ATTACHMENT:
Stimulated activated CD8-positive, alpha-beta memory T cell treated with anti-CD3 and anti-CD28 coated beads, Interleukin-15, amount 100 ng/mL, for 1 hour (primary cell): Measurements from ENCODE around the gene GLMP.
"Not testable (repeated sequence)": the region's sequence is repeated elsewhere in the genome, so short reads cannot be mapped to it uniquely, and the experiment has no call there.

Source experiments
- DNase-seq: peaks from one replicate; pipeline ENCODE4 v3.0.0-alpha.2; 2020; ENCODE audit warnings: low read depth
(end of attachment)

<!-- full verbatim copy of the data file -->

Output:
Stimulated activated CD8-positive, alpha-beta memory T cell treated with anti-CD3 and anti-CD28 coated beads, Interleukin-15, amount 100 ng/mL, for 1 hour (primary cell): Measurements from ENCODE around the gene GLMP.
"Not testable (repeated sequence)": the region's sequence is repeated elsewhere in the genome, so short reads cannot be mapped to it uniquely, and the experiment has no call there.

Source experiments
- DNase-seq: peaks from one replicate; pipeline ENCODE4 v3.0.0-alpha.2; 2020; ENCODE audit warnings: low read depth